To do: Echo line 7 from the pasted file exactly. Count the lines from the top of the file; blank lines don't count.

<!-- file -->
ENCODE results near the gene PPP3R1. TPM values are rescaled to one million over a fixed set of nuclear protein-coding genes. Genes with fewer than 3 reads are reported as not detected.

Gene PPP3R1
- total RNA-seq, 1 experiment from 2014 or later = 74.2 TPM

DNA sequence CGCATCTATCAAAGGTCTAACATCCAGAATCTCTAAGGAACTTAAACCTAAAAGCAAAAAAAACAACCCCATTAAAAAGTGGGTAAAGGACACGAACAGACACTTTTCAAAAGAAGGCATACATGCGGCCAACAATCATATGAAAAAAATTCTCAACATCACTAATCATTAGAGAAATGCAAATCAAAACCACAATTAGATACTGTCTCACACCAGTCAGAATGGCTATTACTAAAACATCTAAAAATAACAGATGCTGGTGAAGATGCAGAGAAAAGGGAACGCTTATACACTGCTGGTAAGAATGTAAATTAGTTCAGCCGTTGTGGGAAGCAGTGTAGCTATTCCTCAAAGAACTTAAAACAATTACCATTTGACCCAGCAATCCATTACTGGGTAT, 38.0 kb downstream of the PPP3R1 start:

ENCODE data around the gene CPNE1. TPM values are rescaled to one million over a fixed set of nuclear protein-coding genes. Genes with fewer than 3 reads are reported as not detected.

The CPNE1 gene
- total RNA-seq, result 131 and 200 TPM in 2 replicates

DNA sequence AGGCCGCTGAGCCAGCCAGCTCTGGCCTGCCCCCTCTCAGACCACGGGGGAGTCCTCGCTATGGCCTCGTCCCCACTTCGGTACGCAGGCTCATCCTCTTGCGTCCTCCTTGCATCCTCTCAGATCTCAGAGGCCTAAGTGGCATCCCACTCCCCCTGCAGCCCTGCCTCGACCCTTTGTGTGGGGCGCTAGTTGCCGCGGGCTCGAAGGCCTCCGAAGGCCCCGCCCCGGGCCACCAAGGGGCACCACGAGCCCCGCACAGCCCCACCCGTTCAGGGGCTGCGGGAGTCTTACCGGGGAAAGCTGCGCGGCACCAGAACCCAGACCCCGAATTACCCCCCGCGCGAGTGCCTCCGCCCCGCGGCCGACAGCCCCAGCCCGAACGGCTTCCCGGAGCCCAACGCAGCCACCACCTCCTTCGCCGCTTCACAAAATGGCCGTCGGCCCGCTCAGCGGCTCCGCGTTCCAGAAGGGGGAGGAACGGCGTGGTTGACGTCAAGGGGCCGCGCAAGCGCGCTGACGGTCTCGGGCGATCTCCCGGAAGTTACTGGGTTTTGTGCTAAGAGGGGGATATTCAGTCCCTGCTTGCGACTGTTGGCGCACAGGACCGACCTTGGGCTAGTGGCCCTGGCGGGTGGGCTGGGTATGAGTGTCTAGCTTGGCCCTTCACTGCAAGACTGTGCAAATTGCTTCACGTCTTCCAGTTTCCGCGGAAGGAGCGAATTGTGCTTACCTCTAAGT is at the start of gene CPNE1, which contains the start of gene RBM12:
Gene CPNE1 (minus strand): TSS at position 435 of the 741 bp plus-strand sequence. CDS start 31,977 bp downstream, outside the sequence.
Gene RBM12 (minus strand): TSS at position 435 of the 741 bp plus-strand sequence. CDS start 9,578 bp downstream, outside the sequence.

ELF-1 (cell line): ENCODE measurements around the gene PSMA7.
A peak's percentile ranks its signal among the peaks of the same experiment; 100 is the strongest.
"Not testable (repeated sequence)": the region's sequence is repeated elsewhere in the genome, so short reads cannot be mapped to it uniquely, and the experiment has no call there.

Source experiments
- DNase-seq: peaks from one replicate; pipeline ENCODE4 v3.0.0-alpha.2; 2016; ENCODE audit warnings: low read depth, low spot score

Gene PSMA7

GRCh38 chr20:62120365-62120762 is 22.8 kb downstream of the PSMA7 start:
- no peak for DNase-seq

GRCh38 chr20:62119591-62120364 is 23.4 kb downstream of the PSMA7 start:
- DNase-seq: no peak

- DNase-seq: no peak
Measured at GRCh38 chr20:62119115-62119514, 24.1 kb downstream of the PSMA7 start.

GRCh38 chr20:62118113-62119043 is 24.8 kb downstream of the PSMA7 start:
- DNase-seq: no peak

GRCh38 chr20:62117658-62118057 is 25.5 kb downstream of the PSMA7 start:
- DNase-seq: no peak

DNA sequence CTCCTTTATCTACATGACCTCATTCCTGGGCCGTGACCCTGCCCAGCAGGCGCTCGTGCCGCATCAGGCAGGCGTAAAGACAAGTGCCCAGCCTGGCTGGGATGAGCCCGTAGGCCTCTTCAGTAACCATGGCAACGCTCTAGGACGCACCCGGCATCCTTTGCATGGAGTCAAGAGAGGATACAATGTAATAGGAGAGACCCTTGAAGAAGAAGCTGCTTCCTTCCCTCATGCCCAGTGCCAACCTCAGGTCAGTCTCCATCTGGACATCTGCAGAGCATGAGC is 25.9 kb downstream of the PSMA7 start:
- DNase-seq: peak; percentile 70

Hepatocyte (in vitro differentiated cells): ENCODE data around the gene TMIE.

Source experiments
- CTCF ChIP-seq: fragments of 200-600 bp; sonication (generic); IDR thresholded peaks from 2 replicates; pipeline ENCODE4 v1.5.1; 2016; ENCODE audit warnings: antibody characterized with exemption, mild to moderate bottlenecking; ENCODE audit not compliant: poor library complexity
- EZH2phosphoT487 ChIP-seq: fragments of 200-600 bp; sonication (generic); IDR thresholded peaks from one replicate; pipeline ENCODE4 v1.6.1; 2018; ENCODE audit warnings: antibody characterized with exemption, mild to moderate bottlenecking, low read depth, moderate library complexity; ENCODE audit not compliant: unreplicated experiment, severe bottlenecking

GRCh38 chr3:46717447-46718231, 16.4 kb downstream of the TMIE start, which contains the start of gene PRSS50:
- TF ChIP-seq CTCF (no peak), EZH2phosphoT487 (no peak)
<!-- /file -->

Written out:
- total RNA-seq, result 131 and 200 TPM in 2 replicates